Cleantech Market Intelligence
Davids, Goliaths Collide in the Fuel Cell Industry
The fuel cell industry has seen numerous tie-ups, acquisitions, and investments in the last 6 months.
- Plug Power secured a $6.5 million investment from its hydrogen infrastructure partner Air Liquide to support its fuel cell forklift partnership
- Ballard secured an investment from Anglo American Platinum and partnered with Azure for distribution of its ClearGen system in China
- ClearEdge acquired UTC Power’s fuel cell assets
- A number of automakers announced technology development partnerships: Daimler, Nissan, and Ford are working jointly on a fuel cell system, BMW and Toyota are partnering in a similar fashion, and Volkswagen signed an engineering contract to use Ballard’s automotive fuel cell expertise.
This industry covers a huge range of applications across the stationary, portable, and transportation sectors, so trying to discern broad industry trends is a bit of a fool’s errand. Nevertheless, two things jump out about these moves, and they tell two very different stories about the state of fuel cell markets.
One is the strength of the “pure play” fuel cell companies over the large multinationals. Ballard, Plug Power, and ClearEdge are all focused exclusively on fuel cell technologies, in contrast to UTC and the auto OEMs. Large companies would seem to be at an advantage in an emerging market because they have the resources to wait for the market to develop. In my analysis of EV charging equipment vendors, for example, I noted the strength of the large multinationals who are able to wait out the early days of the electric vehicle supply equipment (EVSE) market while demand ramps up.
Pay to Quit Playing
But the pure play companies are rather more, ahem, motivated to find a way to make the market work, and will tend to be more flexible and nimble. In the case of ClearEdge, you have a very small fish swallowing up the fuel cell assets of a very big fish, UTC Power. Even odder, United Technologies was so anxious to shed its fuel cell business that UTC actually paid ClearEdge to take it. It seems that UTC simply lost patience with the slow development of its two target markets, prime power and buses. (UTC’s bus business thus far is a casualty of this deal, as it does not appear to fit into ClearEdge’s business plan and, to date, there has been no announcement of a buyer.)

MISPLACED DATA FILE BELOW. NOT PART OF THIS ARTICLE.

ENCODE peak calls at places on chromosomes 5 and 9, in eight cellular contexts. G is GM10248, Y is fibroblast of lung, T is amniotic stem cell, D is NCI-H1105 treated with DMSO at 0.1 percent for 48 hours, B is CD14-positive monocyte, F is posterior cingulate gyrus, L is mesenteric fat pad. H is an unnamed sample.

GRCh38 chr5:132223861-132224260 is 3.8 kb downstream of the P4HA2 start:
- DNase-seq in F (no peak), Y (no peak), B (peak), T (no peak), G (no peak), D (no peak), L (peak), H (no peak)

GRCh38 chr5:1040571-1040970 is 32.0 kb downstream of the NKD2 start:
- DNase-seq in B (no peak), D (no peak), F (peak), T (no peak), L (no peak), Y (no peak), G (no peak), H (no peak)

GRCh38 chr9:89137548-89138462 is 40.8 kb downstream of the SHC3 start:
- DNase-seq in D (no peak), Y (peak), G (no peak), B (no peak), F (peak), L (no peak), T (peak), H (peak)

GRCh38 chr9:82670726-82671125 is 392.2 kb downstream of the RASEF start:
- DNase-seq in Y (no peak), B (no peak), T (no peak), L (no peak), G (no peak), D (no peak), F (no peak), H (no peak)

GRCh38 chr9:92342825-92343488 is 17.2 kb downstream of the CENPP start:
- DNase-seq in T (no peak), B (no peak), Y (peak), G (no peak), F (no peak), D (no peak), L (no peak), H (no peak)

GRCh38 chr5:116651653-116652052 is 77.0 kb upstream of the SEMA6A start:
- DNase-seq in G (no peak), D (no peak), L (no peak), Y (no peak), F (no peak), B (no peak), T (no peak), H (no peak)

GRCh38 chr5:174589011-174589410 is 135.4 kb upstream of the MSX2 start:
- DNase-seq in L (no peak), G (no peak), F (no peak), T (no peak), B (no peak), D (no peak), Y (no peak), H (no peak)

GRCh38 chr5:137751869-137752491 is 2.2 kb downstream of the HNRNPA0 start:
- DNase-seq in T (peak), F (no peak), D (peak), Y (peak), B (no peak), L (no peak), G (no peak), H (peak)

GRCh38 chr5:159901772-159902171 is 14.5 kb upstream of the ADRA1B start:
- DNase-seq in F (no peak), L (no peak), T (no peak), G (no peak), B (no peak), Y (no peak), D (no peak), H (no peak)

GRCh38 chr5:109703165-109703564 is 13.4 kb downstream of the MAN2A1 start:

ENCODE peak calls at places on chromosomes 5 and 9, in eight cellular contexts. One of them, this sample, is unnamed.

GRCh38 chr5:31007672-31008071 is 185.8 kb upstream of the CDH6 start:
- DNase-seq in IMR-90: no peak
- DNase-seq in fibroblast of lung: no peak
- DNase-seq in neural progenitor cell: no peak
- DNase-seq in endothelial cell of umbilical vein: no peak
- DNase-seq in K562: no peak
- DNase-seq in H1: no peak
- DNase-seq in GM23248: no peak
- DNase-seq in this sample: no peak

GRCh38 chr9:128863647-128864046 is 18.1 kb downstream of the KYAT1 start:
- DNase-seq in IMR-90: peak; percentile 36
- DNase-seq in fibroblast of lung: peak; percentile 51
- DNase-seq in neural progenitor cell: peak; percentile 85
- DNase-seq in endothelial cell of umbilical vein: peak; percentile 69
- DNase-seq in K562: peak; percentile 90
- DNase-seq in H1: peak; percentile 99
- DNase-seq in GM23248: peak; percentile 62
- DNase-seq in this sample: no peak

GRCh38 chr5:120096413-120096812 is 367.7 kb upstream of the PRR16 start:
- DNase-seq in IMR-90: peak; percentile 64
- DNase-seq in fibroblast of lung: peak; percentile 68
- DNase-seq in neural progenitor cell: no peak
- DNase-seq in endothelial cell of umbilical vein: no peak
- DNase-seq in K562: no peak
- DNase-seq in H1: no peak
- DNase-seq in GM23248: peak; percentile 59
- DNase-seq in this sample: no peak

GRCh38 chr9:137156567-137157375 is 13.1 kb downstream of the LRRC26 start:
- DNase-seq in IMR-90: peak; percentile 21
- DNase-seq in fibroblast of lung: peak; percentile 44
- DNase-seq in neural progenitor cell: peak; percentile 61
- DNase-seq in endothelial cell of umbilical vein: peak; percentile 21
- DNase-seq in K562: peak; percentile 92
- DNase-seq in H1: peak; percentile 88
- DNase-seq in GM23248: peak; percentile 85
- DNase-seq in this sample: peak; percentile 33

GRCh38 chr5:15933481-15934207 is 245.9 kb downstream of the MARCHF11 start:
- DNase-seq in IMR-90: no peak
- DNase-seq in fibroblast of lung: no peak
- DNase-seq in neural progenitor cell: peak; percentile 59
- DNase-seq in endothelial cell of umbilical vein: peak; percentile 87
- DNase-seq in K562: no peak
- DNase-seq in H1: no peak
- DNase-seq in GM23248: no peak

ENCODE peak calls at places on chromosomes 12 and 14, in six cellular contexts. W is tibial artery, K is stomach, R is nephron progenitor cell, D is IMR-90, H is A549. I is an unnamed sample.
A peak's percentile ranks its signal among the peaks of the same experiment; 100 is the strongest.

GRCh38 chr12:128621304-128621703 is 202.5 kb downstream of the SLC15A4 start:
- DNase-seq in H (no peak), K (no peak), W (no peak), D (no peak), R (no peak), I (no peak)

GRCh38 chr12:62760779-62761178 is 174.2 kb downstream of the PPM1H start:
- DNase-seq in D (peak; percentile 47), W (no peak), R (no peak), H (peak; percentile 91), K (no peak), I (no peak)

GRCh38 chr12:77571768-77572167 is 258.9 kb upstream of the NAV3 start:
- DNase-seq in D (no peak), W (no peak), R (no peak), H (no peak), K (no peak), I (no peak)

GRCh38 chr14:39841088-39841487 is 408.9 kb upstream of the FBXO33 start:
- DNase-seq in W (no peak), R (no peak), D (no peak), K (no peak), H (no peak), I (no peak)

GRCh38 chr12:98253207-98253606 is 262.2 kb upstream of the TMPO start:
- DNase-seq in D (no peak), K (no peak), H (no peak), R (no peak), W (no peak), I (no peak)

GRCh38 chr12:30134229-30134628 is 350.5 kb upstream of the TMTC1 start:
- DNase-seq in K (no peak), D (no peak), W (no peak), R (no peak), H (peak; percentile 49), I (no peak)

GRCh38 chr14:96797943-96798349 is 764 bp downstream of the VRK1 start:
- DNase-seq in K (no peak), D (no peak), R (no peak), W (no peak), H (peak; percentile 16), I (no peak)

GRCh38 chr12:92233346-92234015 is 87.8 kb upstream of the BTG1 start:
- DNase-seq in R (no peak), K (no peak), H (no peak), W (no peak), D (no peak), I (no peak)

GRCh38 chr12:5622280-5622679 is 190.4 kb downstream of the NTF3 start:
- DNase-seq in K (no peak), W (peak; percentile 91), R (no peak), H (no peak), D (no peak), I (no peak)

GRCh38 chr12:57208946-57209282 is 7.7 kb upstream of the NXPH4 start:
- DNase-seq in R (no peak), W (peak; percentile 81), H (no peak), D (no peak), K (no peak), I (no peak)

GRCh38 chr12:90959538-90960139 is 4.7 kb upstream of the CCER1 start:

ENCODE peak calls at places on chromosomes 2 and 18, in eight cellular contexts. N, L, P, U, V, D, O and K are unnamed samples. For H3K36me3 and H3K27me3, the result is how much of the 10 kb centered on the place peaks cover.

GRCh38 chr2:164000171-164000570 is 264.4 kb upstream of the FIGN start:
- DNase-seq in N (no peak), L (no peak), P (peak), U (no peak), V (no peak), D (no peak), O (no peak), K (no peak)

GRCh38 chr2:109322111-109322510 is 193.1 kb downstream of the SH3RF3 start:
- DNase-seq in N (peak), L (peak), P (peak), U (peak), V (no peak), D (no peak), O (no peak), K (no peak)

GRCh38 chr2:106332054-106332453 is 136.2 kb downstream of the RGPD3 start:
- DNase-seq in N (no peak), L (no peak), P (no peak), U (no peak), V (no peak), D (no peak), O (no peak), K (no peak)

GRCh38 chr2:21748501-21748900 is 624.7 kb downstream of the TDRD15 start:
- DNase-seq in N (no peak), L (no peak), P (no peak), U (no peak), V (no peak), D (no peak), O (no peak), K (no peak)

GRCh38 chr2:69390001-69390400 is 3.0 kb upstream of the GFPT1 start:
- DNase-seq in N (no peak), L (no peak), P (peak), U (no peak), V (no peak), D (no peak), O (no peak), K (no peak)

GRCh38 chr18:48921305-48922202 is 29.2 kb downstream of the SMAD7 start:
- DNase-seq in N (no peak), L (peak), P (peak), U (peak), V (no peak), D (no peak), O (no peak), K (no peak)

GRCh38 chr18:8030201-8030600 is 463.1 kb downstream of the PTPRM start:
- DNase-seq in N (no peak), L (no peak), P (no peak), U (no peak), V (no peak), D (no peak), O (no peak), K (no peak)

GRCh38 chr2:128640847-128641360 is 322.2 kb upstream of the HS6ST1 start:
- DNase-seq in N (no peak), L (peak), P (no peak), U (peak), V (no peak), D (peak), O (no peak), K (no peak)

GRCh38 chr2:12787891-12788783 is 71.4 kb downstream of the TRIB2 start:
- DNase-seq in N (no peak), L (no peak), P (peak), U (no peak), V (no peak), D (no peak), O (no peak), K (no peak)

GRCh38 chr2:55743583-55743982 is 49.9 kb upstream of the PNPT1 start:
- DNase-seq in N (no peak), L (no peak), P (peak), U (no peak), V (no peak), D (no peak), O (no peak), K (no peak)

One conclusion here is that whether a large conglomerate persists in an emerging market depends on whether it sees the new technology business as complementary to its core business. In the case of multinationals in the EVSE market, EV charging becomes one more offering in its portfolio, serving its existing customer base. For UTC, although the company had long-standing expertise in fuel cell technology, executives are increasingly focused on its aerospace, elevator, and cooling products.
The second story is about another group of large multinationals – the automakers. Practically speaking, it is challenging for a dedicated fuel cell manufacturer to compete in the passenger car market – just look at the troubles that battery vehicle companies have had. The global auto companies are able to spread their bets among a range of clean technologies. However, they are finding the pathway to a cost-competitive FCV challenging to navigate. Thus Daimler’s partnership with Nissan and Ford, which will allow the companies to order components at much higher volume and spread their costs among more vehicles. Unfortunately, Daimler has also pushed back its commercialization date from 2015 to 2017. Let’s hope that this deal, along with the Toyota-BMW and Volkswagen ones, does not turn out to be a paper-only partnership that never sees real products introduced.